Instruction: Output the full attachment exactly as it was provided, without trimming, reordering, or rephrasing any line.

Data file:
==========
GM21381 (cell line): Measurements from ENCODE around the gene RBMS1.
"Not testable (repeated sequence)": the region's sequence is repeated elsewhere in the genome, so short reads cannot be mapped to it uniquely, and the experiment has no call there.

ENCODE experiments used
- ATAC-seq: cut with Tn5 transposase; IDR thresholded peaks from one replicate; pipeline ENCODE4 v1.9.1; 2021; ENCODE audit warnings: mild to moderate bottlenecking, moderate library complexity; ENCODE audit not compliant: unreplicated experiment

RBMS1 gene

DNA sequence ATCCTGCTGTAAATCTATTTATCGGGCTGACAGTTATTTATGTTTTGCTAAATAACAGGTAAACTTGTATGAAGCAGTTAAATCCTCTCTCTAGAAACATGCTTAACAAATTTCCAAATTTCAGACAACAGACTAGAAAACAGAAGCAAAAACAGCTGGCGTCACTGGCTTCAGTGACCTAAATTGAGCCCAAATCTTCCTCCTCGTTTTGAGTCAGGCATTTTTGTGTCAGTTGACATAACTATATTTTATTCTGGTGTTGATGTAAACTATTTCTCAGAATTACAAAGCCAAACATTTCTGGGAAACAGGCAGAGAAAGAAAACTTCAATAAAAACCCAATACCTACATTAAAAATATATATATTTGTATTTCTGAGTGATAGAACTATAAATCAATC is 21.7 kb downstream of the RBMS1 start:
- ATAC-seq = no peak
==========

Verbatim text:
GM21381 (cell line): Measurements from ENCODE around the gene RBMS1.
"Not testable (repeated sequence)": the region's sequence is repeated elsewhere in the genome, so short reads cannot be mapped to it uniquely, and the experiment has no call there.

ENCODE experiments used
- ATAC-seq: cut with Tn5 transposase; IDR thresholded peaks from one replicate; pipeline ENCODE4 v1.9.1; 2021; ENCODE audit warnings: mild to moderate bottlenecking, moderate library complexity; ENCODE audit not compliant: unreplicated experiment

RBMS1 gene

DNA sequence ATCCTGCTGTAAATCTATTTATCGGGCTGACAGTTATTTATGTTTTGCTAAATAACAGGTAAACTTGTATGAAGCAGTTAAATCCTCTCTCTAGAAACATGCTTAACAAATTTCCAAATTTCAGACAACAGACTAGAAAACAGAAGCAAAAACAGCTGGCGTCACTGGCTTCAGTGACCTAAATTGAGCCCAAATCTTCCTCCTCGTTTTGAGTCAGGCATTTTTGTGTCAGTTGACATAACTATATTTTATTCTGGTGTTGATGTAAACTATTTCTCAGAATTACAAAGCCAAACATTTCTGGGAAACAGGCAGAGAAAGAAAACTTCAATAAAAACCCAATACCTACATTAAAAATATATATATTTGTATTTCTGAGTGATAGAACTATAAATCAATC is 21.7 kb downstream of the RBMS1 start:
- ATAC-seq = no peak